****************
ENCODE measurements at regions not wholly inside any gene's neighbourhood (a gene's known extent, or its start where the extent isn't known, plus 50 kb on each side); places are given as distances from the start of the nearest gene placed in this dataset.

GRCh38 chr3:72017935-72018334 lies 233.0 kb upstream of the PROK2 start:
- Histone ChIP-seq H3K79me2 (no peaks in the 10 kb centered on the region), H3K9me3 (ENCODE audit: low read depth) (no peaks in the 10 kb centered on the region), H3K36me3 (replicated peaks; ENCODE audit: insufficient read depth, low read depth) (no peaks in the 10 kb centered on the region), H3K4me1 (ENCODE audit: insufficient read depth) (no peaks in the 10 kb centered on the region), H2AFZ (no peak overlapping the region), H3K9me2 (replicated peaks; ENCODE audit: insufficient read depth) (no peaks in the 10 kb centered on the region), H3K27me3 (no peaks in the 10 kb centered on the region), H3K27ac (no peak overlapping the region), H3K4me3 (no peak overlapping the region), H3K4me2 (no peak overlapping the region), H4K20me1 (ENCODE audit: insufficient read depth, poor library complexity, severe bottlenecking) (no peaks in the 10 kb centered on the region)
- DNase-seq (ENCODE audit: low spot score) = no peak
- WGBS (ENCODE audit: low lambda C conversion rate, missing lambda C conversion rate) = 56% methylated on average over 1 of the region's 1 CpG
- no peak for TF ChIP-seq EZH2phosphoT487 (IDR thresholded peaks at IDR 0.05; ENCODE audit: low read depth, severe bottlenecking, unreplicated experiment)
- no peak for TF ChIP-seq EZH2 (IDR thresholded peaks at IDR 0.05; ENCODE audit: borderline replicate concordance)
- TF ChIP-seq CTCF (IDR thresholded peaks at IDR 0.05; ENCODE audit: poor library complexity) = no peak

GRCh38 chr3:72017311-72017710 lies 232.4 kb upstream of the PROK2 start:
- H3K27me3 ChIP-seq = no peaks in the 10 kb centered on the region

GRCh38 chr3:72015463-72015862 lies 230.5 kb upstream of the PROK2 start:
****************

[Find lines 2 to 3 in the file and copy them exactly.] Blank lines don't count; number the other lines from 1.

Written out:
GRCh38 chr3:72017935-72018334 lies 233.0 kb upstream of the PROK2 start:
- Histone ChIP-seq H3K79me2 (no peaks in the 10 kb centered on the region), H3K9me3 (ENCODE audit: low read depth) (no peaks in the 10 kb centered on the region), H3K36me3 (replicated peaks; ENCODE audit: insufficient read depth, low read depth) (no peaks in the 10 kb centered on the region), H3K4me1 (ENCODE audit: insufficient read depth) (no peaks in the 10 kb centered on the region), H2AFZ (no peak overlapping the region), H3K9me2 (replicated peaks; ENCODE audit: insufficient read depth) (no peaks in the 10 kb centered on the region), H3K27me3 (no peaks in the 10 kb centered on the region), H3K27ac (no peak overlapping the region), H3K4me3 (no peak overlapping the region), H3K4me2 (no peak overlapping the region), H4K20me1 (ENCODE audit: insufficient read depth, poor library complexity, severe bottlenecking) (no peaks in the 10 kb centered on the region)